Table Mountain Wilderness

From Wikipedia, the free encyclopedia
Jump to: navigation, search
Table Mountain Wilderness
IUCN category Ib (wilderness area)
Map showing the location of Table Mountain Wilderness
Map showing the location of Table Mountain Wilderness
Location Nye County, Nevada USA
Nearest city Tonopah, NV
Coordinates 38°46′19″N 116°35′06″W / 38.772°N 116.585°W / 38.772; -116.585Coordinates: 38°46′19″N 116°35′06″W / 38.772°N 116.585°W / 38.772; -116.585
Area 92,600 acres (37,500 ha)
Established 1989
Governing body U.S. Forest Service

The Table Mountain Wilderness is a protected wilderness area in the Monitor Range of Nye County in central section of the state of Nevada. It is the third largest wilderness area in the state. The nearest city is Tonopah, Nevada. The Table Mountain Wilderness Area covers 92,600 acres (37,500 ha), and is administered by the Humboldt-Toiyabe National Forest.[1] The 1860s ghost town of Belmont is nearby.[2][3]

The Table Mountain Wilderness is a partially forested tableland, or high plateau, which lies at the center of the Monitor Range. Table Mountain itself rises to 10,000 feet (3,000 m) and covers an area of 12 square miles (31 km2).[3] There are significant herds of mule deer and elk as well as mountain lions, bobcats, coyotes, beaver, chukar partridge, sage grouse, blue grouse, golden eagles, hawks, and falcons. The deer and elk herds are among the largest in the state.[4] Five fishing streams hold rainbow, brook, brown, and Lahontan cutthroat trout. Aspen trees are very common. Pines, juniper, mountain mahogany, and cottonwood are also found. Horse packing and riding is even more popular than hiking and backpacking.[3] The most popular trail is the Barley Creek Trail which is 6 miles (10 km) long, not counting forks. Other trailheads are at Mosquito Creek, Clear Creek, and Green Monster Canyon.[1] A 20-mile (32 km) loop trail follows Cottonwood Creek, which has beaver ponds.[2] There are over 100 miles (160 km) of trails.[5]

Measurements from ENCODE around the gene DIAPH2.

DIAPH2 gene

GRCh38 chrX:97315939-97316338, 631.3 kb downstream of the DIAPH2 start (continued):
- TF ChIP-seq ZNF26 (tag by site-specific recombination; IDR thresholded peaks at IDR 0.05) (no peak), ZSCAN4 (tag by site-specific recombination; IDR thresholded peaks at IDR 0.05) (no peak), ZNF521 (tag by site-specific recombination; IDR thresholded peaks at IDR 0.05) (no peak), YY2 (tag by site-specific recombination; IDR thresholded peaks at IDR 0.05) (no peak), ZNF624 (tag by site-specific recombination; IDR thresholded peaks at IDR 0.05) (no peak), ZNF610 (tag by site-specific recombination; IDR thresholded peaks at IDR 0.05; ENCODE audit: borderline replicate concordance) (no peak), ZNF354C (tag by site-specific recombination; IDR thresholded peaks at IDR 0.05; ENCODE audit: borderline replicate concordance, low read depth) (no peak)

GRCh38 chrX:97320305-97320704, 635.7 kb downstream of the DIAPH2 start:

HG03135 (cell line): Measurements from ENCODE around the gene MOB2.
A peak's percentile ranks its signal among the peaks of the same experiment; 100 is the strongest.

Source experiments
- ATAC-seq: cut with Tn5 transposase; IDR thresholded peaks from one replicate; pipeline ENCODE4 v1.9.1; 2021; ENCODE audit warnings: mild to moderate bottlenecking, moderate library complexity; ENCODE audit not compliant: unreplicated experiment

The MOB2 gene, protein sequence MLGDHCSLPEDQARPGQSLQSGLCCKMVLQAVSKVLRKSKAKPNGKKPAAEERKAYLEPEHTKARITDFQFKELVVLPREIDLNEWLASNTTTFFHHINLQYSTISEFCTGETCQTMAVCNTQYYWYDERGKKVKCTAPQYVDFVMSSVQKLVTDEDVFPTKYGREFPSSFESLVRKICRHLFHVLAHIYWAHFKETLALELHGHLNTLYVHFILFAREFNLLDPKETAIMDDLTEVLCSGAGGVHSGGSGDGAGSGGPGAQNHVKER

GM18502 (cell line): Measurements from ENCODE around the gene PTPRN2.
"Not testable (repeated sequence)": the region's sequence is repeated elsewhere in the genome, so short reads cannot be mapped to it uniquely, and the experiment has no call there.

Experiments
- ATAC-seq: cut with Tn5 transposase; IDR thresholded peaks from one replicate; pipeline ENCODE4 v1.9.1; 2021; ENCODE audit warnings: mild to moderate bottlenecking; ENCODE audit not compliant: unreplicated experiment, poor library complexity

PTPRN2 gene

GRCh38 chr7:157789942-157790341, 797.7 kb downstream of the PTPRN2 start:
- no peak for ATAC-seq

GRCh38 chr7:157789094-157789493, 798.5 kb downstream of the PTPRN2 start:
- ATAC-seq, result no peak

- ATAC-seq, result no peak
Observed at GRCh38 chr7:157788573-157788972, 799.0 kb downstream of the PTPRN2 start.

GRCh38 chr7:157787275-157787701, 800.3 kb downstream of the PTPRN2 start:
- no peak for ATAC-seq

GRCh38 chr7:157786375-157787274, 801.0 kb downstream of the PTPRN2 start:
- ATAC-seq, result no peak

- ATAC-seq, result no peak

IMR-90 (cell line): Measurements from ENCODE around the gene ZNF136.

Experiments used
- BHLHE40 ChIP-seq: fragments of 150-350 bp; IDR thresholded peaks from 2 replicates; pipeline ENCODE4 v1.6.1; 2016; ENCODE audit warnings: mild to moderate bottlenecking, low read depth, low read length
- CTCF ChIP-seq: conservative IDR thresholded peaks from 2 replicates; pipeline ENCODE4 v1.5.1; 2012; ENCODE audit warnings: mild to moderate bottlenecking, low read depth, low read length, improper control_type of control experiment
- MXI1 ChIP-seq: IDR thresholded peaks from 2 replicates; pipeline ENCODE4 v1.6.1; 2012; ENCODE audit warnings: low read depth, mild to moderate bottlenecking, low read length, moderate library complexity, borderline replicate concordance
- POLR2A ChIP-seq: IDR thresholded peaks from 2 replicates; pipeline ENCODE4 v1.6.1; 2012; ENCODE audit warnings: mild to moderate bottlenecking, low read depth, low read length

Wilderness areas do not allow motorized or mechanical equipment including bicycles. Although camping and fishing are allowed with proper permit, no roads or buildings are constructed and there is also no logging or mining, in compliance with the 1964 Wilderness Act. Wilderness areas within National Forests and Bureau of Land Management areas also allow hunting in season.[6][7] The elk herd, which had disappeared from this region, was reintroduced in 1979 and is doing well.[1][4][8] In 1999 the second largest bull elk ever taken in the 20th century in North America was taken in this wilderness.[3]

See also[edit]

References[edit]

  1. ^ a b c "Table Mountain Wilderness - General". Wilderness.net. Retrieved July 10, 2011. 
  2. ^ a b "Backpack Nevada's Table Mountain Wilderness". Backpacker online. Retrieved July 10, 2011. 
  3. ^ a b c d "Wilderness Areas & Nature Observatory - Table Mountain". Chamber of Commerce, Austin, Nevada. Retrieved July 10, 2011. 
  4. ^ a b "Table Mountain Wilderness". Friends of Nevada Wildlife. Retrieved July 10, 2011. 
  5. ^ "Table Mountain Wilderness". Travel Nevada. Retrieved July 10, 2011. 
  6. ^ "Forestwide Standards and Guidelines". United States Forest Service. Retrieved July 10, 2011. 
  7. ^ "Table Mountain Wilderness - Area Management". Wilderness.net. Retrieved July 10, 2011. 
  8. ^ "Table Mountain". Sangres. Retrieved July 10, 2011. 

External links[edit]